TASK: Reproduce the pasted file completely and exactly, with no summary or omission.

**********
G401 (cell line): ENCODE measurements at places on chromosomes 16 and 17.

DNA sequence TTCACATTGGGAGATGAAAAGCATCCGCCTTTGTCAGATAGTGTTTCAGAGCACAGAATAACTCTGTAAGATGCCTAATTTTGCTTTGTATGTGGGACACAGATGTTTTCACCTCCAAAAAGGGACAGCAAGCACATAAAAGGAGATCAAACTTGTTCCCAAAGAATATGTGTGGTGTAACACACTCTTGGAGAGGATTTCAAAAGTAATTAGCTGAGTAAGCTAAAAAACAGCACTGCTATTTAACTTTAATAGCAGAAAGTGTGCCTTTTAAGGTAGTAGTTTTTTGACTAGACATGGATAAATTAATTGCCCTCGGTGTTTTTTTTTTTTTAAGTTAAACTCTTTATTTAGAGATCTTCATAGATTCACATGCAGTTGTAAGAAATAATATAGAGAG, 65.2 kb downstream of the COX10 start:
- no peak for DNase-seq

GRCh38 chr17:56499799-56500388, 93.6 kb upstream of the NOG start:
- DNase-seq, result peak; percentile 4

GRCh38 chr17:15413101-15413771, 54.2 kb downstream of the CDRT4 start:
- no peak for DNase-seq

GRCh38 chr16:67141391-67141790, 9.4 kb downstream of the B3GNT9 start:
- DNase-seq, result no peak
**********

G401 (cell line): ENCODE measurements at places on chromosomes 16 and 17.

DNA sequence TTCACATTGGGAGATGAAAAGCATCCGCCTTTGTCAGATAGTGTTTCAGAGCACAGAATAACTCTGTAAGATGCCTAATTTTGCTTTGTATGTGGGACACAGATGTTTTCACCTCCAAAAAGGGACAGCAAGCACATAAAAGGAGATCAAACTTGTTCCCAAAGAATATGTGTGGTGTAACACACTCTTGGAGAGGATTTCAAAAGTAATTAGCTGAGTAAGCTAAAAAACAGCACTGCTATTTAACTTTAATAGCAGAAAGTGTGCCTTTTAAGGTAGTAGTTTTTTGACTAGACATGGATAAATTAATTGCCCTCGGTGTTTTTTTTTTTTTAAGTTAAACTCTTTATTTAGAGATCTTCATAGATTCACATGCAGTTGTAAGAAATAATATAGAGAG, 65.2 kb downstream of the COX10 start:
- no peak for DNase-seq

GRCh38 chr17:56499799-56500388, 93.6 kb upstream of the NOG start:
- DNase-seq, result peak; percentile 4

GRCh38 chr17:15413101-15413771, 54.2 kb downstream of the CDRT4 start:
- no peak for DNase-seq

GRCh38 chr16:67141391-67141790, 9.4 kb downstream of the B3GNT9 start:
- DNase-seq, result no peak